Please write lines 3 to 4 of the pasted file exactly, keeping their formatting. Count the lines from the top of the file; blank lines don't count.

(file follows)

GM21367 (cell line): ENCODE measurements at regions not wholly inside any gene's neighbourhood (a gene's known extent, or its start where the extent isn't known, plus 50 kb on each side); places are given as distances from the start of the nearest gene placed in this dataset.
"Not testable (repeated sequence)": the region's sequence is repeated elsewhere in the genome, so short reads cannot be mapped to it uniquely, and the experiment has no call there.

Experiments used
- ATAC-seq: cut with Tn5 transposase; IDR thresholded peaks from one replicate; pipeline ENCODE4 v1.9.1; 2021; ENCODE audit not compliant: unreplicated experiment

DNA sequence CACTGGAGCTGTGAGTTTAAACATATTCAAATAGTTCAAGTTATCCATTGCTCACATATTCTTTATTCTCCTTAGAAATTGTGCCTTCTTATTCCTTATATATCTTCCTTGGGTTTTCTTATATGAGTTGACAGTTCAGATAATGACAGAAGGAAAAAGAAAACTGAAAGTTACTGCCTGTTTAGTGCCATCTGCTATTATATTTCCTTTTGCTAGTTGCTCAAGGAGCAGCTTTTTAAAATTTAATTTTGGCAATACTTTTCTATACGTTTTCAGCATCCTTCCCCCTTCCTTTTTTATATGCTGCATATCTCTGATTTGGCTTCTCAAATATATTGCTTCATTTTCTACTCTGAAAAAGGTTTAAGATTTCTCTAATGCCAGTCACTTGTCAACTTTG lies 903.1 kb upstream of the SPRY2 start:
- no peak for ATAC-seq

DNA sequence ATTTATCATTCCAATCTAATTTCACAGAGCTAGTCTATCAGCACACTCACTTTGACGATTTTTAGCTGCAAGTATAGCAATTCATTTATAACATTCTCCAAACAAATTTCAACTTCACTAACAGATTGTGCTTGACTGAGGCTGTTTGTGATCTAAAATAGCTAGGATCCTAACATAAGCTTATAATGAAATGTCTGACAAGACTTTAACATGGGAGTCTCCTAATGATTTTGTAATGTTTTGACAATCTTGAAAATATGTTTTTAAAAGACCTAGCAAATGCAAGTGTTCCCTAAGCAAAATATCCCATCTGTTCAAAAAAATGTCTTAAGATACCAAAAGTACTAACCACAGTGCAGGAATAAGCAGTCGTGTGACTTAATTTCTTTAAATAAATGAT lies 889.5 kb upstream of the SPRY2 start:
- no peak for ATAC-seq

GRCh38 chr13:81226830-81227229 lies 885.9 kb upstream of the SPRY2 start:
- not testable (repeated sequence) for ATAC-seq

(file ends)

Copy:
Experiments used
- ATAC-seq: cut with Tn5 transposase; IDR thresholded peaks from one replicate; pipeline ENCODE4 v1.9.1; 2021; ENCODE audit not compliant: unreplicated experiment